(An extended version of this article originally appeared on the CPI US website.)

Do you see the same stressful situations playing out again and again?

If you've wondered why you're not seeing progress or change, it could be that you're missing one important step. This article looks at how to use debriefing techniques to develop consistency among your staff and strengthen your prevention efforts.

The CPI Crisis Development Model

As you know, the fourth behaviour level is Tension Reduction. This is defined as “a decrease in physical and emotional energy,” and it usually follows a crisis.

The corresponding response to Tension Reduction is Therapeutic Rapport.

While it’s likely you use Therapeutic Rapport with your service users, patients, or students, do you also use it with staff? Re-establishing Therapeutic Rapport with staff will help:
  • Create team consistency
  • Process events
  • Reduce tension
  • Problem solve
  • Prevent recurrences
The CPI COPING Model℠ can help.


Like all CPI models, the COPING Model℠ is a systematic framework for prevention. It's defined as “a model that staff members can use to guide them through the process of establishing Therapeutic Rapport with an individual after a crisis incident. The COPING Model℠ can also be used to structure a staff debriefing.”

1. Control. Structure your internal environment for change. Not only do you need to have that culture shift taking place, you need to sustain a culture that maintains the changes you're making.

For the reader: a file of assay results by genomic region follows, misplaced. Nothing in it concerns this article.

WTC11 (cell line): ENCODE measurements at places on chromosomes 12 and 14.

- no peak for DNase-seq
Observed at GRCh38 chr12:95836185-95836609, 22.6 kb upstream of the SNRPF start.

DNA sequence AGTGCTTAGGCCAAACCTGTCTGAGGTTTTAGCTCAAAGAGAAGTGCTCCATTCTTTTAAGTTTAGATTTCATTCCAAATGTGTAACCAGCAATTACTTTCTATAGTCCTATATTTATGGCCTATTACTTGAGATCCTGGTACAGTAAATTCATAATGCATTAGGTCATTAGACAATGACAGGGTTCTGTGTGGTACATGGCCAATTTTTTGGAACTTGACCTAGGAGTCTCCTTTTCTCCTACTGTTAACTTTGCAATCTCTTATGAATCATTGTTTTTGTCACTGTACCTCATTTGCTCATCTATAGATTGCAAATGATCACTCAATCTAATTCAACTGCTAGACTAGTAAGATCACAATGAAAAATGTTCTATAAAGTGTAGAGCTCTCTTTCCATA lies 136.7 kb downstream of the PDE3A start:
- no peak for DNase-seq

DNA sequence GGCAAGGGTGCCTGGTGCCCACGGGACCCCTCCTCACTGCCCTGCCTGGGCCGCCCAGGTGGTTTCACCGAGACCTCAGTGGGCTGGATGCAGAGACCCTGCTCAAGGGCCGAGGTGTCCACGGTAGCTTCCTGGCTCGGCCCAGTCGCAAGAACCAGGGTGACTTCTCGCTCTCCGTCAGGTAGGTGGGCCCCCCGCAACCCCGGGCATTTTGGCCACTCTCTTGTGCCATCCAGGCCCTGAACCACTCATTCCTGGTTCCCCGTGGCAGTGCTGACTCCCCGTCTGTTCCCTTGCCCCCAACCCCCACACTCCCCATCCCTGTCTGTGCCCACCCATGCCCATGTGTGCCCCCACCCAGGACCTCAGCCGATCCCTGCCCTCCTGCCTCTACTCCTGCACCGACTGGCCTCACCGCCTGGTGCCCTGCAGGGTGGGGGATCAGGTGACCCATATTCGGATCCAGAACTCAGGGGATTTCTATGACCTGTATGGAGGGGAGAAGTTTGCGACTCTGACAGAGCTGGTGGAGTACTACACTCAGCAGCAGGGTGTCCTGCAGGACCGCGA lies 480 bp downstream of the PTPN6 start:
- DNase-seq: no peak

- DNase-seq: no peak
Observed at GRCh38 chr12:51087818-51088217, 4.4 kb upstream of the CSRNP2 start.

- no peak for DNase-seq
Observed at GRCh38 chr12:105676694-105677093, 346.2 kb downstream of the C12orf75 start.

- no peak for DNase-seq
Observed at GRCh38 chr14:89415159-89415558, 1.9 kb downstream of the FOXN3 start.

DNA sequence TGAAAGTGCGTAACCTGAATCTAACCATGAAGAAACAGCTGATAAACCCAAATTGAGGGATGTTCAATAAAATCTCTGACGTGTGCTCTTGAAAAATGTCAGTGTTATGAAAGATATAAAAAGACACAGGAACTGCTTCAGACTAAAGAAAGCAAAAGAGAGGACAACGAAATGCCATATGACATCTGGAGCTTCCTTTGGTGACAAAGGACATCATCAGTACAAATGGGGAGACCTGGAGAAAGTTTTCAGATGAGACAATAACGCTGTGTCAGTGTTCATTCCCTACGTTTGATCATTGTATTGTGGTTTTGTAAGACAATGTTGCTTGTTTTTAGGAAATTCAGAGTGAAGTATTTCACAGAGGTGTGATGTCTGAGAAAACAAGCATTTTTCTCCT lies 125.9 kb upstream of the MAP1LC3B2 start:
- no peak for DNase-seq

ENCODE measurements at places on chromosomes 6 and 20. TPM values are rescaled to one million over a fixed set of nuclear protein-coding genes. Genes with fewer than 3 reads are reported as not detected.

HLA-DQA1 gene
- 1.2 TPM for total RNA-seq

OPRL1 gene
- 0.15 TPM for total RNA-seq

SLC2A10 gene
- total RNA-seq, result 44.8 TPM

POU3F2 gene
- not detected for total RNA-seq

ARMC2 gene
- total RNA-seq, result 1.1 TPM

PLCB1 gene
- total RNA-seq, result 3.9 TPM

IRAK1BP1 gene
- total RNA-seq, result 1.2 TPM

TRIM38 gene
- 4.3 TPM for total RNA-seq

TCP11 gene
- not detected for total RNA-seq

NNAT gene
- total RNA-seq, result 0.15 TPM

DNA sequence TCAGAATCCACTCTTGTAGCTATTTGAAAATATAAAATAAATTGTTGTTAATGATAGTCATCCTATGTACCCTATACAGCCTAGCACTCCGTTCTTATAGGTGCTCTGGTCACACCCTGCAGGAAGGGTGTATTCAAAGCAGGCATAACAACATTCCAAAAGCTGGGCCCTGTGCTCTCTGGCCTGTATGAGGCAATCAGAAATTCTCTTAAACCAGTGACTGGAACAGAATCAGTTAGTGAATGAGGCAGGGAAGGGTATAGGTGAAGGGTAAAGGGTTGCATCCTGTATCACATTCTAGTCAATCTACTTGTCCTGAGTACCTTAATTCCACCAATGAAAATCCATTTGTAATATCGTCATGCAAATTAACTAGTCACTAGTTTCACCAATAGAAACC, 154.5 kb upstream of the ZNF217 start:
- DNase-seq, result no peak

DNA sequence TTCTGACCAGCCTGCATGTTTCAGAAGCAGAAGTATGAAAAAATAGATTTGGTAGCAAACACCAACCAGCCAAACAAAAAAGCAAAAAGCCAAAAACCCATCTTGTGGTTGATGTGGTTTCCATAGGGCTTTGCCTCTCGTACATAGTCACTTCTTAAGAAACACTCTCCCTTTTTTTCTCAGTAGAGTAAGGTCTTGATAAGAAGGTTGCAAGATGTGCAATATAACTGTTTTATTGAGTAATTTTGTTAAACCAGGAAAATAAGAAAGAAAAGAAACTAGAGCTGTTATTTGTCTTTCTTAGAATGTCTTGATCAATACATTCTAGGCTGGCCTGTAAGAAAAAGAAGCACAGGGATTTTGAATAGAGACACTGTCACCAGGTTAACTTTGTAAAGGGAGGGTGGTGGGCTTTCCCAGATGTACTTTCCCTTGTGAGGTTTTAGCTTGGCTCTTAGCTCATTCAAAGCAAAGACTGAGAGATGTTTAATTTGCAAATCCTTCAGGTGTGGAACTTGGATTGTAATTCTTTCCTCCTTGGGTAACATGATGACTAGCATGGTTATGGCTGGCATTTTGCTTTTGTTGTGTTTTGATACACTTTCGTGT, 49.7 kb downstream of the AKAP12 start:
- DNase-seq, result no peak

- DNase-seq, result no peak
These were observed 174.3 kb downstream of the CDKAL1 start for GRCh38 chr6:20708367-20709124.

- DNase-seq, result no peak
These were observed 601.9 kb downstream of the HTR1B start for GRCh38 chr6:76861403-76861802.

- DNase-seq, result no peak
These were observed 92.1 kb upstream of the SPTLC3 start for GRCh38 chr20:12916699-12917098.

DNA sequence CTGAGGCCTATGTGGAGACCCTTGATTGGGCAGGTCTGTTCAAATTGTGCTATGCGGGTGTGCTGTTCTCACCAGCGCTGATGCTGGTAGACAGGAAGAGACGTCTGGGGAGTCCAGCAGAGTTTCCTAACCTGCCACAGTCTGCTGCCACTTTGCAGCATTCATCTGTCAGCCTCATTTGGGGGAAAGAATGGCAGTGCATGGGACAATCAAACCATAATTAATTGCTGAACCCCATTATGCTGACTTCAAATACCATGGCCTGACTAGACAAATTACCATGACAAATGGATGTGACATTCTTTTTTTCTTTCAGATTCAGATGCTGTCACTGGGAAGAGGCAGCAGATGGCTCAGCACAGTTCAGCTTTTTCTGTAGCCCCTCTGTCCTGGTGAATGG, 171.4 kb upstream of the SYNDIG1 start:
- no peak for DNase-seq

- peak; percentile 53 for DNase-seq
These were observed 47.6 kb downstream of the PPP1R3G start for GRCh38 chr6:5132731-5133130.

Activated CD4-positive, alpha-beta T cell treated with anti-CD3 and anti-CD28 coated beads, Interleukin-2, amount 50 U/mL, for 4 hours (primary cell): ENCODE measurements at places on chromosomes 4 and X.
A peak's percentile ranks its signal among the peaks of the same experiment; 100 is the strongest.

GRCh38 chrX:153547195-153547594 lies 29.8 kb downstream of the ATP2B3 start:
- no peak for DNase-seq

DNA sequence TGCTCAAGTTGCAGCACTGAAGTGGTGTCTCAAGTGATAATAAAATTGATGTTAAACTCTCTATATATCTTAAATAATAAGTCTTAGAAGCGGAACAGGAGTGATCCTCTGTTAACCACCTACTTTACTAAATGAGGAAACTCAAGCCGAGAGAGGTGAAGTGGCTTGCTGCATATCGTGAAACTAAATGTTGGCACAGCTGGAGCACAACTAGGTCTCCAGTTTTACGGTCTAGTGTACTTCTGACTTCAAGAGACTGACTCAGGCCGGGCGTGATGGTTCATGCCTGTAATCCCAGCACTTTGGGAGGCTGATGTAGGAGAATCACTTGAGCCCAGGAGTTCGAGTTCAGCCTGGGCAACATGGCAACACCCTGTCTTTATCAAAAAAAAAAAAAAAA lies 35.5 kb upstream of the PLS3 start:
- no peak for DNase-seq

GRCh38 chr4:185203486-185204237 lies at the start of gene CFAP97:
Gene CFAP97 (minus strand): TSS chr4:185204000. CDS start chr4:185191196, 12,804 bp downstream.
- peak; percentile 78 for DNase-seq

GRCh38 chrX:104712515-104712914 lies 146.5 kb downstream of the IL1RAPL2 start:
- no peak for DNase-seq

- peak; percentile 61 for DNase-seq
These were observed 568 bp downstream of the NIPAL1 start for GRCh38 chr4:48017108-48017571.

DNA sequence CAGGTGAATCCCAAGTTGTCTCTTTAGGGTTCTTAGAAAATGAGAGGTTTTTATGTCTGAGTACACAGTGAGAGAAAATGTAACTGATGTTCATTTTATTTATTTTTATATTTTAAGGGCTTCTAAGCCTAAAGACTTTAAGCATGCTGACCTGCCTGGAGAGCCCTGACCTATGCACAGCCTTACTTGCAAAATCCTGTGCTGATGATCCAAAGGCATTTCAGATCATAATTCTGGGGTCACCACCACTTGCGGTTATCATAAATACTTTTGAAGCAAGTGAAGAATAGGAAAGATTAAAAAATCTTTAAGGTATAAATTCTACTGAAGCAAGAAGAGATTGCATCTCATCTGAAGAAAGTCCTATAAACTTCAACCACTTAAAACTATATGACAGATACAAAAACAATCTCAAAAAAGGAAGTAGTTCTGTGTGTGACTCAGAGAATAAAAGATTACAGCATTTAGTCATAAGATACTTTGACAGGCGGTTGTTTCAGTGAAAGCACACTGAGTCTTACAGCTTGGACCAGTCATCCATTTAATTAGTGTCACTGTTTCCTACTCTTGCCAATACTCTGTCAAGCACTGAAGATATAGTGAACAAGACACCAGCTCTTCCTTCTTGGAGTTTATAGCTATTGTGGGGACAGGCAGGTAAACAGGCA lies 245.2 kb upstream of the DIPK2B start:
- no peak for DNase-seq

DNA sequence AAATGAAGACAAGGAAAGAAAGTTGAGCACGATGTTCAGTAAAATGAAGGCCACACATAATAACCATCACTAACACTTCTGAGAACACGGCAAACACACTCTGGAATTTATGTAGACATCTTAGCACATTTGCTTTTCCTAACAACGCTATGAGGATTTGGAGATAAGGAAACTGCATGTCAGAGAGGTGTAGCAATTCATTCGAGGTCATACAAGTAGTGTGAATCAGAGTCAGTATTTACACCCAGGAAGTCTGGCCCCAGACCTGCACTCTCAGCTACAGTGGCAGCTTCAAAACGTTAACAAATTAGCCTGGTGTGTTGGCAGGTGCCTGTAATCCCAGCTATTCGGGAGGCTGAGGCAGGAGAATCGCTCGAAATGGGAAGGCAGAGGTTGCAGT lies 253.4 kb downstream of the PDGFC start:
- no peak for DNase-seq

2. Orient. This is the action for change. Orient each other to what you're going to do next time. As you progress with this, you'll start to see attitude changes, because you're creating that consistency. You'll start to see staff members being more on the same page during a response. Always be sure to review your goals, because that's how staff are going to know what you're all working together to accomplish.

3. Patterns. Record and track the accomplishments and progress that staff make. As you achieve benchmarks, be sure to celebrate your progress. Also provide staff with opportunities to practice. Help them get used to recognising early warning signs when they're getting off track, and where their Precipitating Factors start to come into play.

4. Investigate. Take a look at your communication system.
  • How are staff members communicating with each other?
  • How is that communication happening—in a moment of crisis, after a moment of crisis, and before a moment of crisis?
  • Is it helping that the communication is taking place?
It's also vital to ensure that your staff are getting training opportunities. We talk a lot in the MAPA® programme about training not being a one-and-done deal—that practice, rehearsals, and drills need to continue in order for staff to maintain their skills in a safe and effective way. This goes back to consistency: training and refreshers help staff respond appropriately and know exactly what they need to do when they step into a situation.